Conveniently Vegan

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Turn Packaged Foods into Delicious Vegetarian Dishes

by Debra Wasserman
ISBN 0-931411-18-1
208 pages, recycled paper

Cooking / Health

Learn how to prepare meals with all the new natural foods products found in stores today

  • 150 healthy recipes using convenience foods along with fresh fruits and vegetables
  • Explore creative ideas for old favorites including Potato Salad, Stuffed Peppers, Quick Sloppy Joes, 'Hot Dogs' and Beans, Lasagna, Chili, Bread Pudding, and Chocolate Pie
  • Add a variety of fruits and vegetables to your diet with Mango Dressing, Asparagus with Dried Fruit, Cauliflower Curry, Sautéed Portabello Mushrooms, Orange Sweet Potato Soup, Onions with Barbecue Sauce, and Baked Acorn Squash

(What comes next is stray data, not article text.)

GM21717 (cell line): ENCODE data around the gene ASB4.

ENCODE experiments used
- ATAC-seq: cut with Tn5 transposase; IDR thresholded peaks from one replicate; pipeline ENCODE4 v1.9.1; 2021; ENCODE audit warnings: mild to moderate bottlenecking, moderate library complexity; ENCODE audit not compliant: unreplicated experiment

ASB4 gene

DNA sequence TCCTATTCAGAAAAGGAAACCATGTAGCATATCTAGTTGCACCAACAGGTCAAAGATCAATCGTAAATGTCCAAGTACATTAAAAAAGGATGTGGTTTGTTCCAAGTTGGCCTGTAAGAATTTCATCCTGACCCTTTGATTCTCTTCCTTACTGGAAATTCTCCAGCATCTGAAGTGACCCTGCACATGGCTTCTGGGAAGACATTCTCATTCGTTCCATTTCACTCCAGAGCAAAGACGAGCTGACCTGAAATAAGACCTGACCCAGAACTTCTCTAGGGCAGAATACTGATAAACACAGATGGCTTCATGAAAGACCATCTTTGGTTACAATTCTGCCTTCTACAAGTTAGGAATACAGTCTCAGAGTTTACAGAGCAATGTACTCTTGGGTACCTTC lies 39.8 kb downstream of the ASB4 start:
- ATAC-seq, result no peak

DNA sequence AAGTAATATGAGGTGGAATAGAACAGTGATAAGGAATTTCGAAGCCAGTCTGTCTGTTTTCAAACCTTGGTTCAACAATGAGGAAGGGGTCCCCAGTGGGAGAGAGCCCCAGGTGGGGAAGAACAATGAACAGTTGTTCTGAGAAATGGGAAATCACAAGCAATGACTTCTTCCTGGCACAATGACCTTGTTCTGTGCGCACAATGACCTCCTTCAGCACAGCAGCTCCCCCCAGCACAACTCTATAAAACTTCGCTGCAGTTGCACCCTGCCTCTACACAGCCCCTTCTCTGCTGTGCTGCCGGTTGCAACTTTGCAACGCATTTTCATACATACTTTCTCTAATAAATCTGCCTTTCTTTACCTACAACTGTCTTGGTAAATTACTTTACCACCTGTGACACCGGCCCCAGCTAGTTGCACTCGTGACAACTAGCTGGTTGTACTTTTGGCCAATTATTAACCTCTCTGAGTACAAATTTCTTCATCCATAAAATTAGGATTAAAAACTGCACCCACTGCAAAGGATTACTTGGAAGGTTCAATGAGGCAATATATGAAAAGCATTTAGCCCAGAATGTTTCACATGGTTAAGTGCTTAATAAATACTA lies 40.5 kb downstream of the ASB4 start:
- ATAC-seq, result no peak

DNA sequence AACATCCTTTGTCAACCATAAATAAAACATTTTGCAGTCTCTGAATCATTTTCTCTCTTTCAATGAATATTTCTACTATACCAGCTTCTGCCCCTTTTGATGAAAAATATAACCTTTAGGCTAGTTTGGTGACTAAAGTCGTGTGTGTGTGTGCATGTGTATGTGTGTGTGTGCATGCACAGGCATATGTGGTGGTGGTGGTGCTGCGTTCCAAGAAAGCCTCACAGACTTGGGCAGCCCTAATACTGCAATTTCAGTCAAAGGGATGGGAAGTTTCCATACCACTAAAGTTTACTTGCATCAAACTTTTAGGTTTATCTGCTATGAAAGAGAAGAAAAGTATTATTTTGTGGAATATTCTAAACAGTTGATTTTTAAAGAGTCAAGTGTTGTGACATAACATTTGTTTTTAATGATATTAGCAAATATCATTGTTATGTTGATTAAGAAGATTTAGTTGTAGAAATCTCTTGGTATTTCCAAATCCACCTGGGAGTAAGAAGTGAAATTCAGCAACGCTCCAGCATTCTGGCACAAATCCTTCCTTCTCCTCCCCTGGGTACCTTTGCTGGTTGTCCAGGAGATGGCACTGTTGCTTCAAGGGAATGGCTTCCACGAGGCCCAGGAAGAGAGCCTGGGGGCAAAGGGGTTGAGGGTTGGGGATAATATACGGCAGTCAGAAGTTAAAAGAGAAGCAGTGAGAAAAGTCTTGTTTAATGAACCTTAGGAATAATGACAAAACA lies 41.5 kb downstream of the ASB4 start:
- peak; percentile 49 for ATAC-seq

• Discover how to use natural foods products in dishes such as Black Bean and Corn Chowder, Bulgur and Tomato Soup, Basmati Rice Burgers, Mexican Noodle Casserole, Tofu Cutlets, Korean Barbecued Seitan, and Spicy Mandarin Chickpeas
  • A terrific way to meet the USDA's Dietary Guidelines

Menu ideas, food definitions, and Product Sources


From the Foreword by Debra Wasserman

The idea for this book came to me almost three years ago as a result of several encounters I had with shoppers at my local supermarket and natural foods store. It seemed as if every time I went grocery shopping a customer or two would notice me grabbing items such as bulgur, couscous, tofu, bok choy, mangoes, or acorn squash. Next, the individual(s) would question me as to how I prepared the item(s). I offered suggestions and soon others became interested in our conversation. I quickly realized consumers now had access to a wide variety of natural foods in almost any store they shopped; however, little if any instruction as to how to cook these products was offered.